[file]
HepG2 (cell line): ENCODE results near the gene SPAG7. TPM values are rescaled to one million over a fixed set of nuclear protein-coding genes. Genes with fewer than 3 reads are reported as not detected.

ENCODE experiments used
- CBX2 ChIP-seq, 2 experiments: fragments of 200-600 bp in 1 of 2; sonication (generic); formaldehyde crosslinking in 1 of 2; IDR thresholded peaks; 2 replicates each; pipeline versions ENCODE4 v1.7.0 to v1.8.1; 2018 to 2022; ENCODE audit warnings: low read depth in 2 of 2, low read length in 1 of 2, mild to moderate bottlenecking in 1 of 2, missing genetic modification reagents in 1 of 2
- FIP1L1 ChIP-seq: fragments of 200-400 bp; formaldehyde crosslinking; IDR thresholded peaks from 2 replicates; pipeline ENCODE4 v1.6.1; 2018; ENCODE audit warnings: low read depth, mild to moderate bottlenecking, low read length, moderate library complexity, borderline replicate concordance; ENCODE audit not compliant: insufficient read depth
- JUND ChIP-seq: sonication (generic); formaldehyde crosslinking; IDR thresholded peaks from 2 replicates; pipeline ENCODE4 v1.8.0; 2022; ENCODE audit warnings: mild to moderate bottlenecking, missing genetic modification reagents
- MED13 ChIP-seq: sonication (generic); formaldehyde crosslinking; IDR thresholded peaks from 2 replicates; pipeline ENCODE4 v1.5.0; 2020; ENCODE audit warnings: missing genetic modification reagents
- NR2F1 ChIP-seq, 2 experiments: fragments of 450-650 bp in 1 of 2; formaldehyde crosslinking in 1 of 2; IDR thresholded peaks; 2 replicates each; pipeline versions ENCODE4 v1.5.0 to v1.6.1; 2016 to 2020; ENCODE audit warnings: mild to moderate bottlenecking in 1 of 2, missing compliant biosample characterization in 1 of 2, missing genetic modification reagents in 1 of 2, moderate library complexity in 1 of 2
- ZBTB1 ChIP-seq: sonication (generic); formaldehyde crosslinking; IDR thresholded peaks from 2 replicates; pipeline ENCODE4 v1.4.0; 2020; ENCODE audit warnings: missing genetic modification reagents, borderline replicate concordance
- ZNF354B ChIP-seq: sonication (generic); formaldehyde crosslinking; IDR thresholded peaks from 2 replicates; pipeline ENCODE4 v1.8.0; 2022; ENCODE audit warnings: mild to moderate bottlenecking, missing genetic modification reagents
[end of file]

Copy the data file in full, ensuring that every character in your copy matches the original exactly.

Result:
HepG2 (cell line): ENCODE results near the gene SPAG7. TPM values are rescaled to one million over a fixed set of nuclear protein-coding genes. Genes with fewer than 3 reads are reported as not detected.

ENCODE experiments used
- CBX2 ChIP-seq, 2 experiments: fragments of 200-600 bp in 1 of 2; sonication (generic); formaldehyde crosslinking in 1 of 2; IDR thresholded peaks; 2 replicates each; pipeline versions ENCODE4 v1.7.0 to v1.8.1; 2018 to 2022; ENCODE audit warnings: low read depth in 2 of 2, low read length in 1 of 2, mild to moderate bottlenecking in 1 of 2, missing genetic modification reagents in 1 of 2
- FIP1L1 ChIP-seq: fragments of 200-400 bp; formaldehyde crosslinking; IDR thresholded peaks from 2 replicates; pipeline ENCODE4 v1.6.1; 2018; ENCODE audit warnings: low read depth, mild to moderate bottlenecking, low read length, moderate library complexity, borderline replicate concordance; ENCODE audit not compliant: insufficient read depth
- JUND ChIP-seq: sonication (generic); formaldehyde crosslinking; IDR thresholded peaks from 2 replicates; pipeline ENCODE4 v1.8.0; 2022; ENCODE audit warnings: mild to moderate bottlenecking, missing genetic modification reagents
- MED13 ChIP-seq: sonication (generic); formaldehyde crosslinking; IDR thresholded peaks from 2 replicates; pipeline ENCODE4 v1.5.0; 2020; ENCODE audit warnings: missing genetic modification reagents
- NR2F1 ChIP-seq, 2 experiments: fragments of 450-650 bp in 1 of 2; formaldehyde crosslinking in 1 of 2; IDR thresholded peaks; 2 replicates each; pipeline versions ENCODE4 v1.5.0 to v1.6.1; 2016 to 2020; ENCODE audit warnings: mild to moderate bottlenecking in 1 of 2, missing compliant biosample characterization in 1 of 2, missing genetic modification reagents in 1 of 2, moderate library complexity in 1 of 2
- ZBTB1 ChIP-seq: sonication (generic); formaldehyde crosslinking; IDR thresholded peaks from 2 replicates; pipeline ENCODE4 v1.4.0; 2020; ENCODE audit warnings: missing genetic modification reagents, borderline replicate concordance
- ZNF354B ChIP-seq: sonication (generic); formaldehyde crosslinking; IDR thresholded peaks from 2 replicates; pipeline ENCODE4 v1.8.0; 2022; ENCODE audit warnings: mild to moderate bottlenecking, missing genetic modification reagents